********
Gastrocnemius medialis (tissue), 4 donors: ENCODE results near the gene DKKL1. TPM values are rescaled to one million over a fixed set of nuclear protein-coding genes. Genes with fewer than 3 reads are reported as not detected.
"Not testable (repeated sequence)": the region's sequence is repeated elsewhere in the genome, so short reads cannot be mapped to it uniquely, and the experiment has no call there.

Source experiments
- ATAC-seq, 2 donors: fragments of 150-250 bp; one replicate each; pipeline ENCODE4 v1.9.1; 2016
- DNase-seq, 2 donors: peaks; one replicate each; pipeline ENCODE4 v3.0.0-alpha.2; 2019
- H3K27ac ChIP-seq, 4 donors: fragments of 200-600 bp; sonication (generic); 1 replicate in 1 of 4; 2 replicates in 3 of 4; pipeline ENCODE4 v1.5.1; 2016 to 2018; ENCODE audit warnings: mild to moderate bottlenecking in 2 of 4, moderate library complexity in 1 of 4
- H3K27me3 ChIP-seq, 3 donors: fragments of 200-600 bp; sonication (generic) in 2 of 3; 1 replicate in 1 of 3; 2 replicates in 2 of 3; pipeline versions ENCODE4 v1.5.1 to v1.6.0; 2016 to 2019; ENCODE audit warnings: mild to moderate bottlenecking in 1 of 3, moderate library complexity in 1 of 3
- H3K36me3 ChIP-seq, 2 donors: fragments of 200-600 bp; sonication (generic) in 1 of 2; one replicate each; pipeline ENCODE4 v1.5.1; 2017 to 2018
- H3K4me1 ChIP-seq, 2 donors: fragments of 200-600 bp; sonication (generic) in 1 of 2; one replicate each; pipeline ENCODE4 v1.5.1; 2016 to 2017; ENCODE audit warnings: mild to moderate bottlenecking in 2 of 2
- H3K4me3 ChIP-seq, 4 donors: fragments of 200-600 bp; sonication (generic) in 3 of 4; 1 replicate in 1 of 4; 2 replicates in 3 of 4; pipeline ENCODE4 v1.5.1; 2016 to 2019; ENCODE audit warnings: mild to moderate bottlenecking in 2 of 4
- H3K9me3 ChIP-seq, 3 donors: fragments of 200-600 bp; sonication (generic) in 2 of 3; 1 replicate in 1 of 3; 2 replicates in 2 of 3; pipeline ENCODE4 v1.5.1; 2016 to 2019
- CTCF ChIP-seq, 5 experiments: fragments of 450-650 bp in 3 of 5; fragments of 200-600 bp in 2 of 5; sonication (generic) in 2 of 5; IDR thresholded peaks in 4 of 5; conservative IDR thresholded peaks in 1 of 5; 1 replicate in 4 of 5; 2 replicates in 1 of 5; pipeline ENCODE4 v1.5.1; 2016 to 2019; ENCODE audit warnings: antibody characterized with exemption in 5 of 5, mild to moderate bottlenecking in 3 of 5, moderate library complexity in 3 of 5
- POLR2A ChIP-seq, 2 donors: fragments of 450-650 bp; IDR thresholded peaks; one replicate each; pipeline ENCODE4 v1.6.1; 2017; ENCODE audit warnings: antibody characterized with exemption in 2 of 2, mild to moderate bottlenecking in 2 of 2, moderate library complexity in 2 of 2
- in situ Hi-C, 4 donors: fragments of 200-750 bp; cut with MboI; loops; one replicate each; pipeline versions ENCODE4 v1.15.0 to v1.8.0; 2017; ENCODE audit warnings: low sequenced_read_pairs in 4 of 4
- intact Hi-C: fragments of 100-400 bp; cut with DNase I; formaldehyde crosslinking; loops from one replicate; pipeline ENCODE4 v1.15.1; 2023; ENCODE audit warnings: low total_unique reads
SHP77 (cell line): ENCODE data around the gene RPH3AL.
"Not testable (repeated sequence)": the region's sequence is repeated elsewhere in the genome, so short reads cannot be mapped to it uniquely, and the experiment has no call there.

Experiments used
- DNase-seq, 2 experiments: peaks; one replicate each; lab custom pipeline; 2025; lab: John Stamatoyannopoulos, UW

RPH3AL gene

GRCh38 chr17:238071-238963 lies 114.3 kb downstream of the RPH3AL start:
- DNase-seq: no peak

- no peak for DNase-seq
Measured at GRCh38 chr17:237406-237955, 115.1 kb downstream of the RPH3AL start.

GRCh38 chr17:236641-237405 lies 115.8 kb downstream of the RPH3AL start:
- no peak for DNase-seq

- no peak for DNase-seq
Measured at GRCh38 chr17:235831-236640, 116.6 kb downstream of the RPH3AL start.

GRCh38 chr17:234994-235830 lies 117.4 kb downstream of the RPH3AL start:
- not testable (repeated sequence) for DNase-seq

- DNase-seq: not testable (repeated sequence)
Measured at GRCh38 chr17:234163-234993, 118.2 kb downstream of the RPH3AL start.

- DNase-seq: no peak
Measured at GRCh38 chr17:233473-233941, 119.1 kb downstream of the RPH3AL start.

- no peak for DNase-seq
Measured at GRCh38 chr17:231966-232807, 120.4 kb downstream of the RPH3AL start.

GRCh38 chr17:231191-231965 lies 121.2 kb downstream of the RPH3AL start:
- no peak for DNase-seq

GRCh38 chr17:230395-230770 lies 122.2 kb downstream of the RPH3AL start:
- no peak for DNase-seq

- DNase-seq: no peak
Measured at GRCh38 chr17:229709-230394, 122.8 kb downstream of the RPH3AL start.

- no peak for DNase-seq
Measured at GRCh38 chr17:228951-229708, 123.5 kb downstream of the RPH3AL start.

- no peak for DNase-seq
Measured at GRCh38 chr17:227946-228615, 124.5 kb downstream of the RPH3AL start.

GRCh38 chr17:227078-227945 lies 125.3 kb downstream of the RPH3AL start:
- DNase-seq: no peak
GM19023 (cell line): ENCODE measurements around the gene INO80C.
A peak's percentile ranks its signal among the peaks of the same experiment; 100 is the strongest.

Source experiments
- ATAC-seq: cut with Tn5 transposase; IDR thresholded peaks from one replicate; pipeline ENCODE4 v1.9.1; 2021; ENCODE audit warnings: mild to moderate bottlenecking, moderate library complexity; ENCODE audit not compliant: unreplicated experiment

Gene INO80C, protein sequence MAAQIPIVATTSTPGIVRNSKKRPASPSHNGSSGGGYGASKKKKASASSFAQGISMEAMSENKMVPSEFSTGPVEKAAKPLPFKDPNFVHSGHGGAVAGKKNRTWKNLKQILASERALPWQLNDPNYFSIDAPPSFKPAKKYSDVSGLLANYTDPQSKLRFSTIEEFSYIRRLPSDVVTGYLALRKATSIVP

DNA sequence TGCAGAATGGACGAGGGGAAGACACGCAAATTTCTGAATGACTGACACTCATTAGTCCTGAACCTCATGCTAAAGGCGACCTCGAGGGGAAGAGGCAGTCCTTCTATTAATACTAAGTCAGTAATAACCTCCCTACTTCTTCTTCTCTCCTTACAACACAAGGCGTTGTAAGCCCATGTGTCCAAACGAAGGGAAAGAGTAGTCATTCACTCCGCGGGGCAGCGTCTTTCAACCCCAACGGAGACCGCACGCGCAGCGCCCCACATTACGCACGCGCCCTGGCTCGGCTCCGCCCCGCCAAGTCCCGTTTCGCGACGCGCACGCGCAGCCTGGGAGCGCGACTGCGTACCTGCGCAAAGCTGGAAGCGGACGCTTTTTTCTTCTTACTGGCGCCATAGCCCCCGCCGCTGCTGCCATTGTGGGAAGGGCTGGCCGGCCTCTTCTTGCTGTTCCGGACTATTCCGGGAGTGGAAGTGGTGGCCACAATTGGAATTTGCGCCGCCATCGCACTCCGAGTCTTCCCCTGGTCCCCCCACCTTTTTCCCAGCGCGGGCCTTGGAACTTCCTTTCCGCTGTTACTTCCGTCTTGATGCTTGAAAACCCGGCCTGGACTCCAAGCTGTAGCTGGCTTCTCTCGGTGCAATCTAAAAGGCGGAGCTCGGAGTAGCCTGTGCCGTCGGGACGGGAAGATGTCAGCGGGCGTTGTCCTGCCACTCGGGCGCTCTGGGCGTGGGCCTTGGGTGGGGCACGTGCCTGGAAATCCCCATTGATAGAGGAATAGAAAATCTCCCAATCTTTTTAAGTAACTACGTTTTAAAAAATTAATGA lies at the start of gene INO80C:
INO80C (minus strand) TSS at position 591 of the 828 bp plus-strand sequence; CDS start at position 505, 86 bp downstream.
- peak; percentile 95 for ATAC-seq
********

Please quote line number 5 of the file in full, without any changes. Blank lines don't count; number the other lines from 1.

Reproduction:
- DNase-seq, 2 donors: peaks; one replicate each; pipeline ENCODE4 v3.0.0-alpha.2; 2019